In November 1995, Iqbal and wife went to Pesaro, Italy where they learnt that BMT is not possible due to excessive amount of iron in Kashif’s blood which was 7,700 ug/dl at that time. "The only option we had was to extract excessive iron through desferal injections. After staying for 17 days in Italy, we headed towards London Royal Free Hospital where Kashif eventually died on March 15, 1996 due to excessive iron in blood, which was 11,000 ug/dl at the time of his death. His heart burst and I will never forget the moment when blood oozed out of his eyes and nose," says Muhammad Iqbal.

That was the background when back in 1996 Iqbal and his wife laid foundation of KITC in memory of their late son Kashif in order to save the future generations from the menace of Thalassaemia. "KITC now has turned into a robust tree in the fight against Thalassaemia," he says.

"We have state of the art facilities -- from lab to blood transfusion. There is a blood bank and we are providing full treatment to affected thalassaemic children under one roof."

It is important to mention that KITC has manufactured infusion pumps locally which costs Rs 4000 only. Earlier, it was imported and cost Rs60,000-90,000. "The infusion pumps are used for iron chelation therapy to the Thalassaemia major patients and are further provided to the thalassaemic families mostly from our Zakat fund," says Iqbal.

"We also focus on the mental rehabilitation of patients as well because it is important to boost their morale," he says.

In Pakistan, 6-7 per cent of the population is estimated to be carrier of Thalassaemia. This means around 7000-8000 infants are born with Thalassaemia minor in Pakistan every year. Currently, Pakistan has around 0.1 million patients of Thalassaemia," informs Muhammad Iqbal.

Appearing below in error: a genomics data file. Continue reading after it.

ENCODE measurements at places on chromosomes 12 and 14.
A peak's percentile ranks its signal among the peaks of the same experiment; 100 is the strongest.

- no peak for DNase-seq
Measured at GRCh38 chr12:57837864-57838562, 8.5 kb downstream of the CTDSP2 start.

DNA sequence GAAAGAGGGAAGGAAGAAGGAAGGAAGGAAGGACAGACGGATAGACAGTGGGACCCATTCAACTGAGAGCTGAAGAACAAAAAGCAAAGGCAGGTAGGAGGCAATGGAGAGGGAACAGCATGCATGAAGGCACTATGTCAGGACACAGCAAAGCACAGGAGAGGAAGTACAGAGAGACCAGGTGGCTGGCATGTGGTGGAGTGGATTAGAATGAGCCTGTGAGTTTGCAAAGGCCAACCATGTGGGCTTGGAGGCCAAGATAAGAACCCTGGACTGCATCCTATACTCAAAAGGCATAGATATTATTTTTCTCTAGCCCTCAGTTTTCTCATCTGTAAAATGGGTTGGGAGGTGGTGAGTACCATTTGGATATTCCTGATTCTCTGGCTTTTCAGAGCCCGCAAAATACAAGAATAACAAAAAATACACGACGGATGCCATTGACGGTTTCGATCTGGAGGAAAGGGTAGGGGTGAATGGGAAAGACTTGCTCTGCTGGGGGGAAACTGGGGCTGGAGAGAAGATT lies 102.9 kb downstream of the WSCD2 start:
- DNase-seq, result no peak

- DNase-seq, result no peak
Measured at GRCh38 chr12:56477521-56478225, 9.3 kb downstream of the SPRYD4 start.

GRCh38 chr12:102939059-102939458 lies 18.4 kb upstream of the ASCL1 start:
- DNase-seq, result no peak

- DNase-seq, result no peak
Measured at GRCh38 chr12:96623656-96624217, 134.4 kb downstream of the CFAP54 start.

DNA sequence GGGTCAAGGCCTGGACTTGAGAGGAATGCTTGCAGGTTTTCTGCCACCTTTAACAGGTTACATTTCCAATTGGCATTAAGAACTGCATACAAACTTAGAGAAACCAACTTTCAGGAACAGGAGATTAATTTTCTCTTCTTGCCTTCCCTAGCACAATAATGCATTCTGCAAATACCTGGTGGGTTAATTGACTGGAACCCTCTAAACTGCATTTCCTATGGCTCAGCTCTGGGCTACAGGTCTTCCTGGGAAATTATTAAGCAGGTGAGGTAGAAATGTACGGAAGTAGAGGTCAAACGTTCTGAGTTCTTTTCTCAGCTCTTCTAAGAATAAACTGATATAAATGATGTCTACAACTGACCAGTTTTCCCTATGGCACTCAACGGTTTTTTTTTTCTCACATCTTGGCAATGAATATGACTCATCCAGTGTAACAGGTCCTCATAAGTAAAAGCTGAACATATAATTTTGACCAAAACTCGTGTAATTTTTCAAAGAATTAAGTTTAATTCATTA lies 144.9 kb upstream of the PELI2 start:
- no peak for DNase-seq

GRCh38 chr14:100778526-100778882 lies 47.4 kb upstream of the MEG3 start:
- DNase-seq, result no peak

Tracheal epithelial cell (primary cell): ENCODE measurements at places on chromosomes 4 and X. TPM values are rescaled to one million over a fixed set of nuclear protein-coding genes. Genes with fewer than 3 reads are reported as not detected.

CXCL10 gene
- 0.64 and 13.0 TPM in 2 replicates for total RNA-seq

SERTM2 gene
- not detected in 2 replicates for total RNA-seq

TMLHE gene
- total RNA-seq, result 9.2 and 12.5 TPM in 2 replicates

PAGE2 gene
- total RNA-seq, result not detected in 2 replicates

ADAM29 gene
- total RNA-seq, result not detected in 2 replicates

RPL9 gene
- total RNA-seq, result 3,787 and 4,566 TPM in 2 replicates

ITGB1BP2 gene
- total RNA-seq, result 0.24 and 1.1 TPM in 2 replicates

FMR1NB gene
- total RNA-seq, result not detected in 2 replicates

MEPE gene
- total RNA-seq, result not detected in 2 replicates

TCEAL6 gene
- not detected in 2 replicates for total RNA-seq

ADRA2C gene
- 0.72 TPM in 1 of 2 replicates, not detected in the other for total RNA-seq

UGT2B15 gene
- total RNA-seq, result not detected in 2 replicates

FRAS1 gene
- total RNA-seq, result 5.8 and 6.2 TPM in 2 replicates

In order to tackle the problem appropriate interventions need to be integrated within the existing healthcare services. Though a number of NGOs are already working on combating Thalassaemia in Pakistan, it is not sufficient. A lot needs to be done regarding the execution of the Thalassaemia bill in Sindh and in other parts of the country as well.

A preventive measure is to conduct a simple blood test before marriage to save our future generations from Thalassaemia (through the enactment of law, like it is done in most Islamic and other states, where once Thalassaemia was widespread). There is need to identify potential carriers and raise awareness about it and encourage people to donate blood.

Pakistan needs 30 lakh bottle of blood that is 10 lakh litre of blood every year. It is important to break the myth that it can cause weakness in donors so that more people are encouraged to donate blood. There is a need to spread awareness that a person can donate blood thrice in a year, that is, after every 4 months and it is beneficial for health of the donor. This will help KITC and other organisations alike. Just spending time with these kids will also help.

Fighting thalassaemia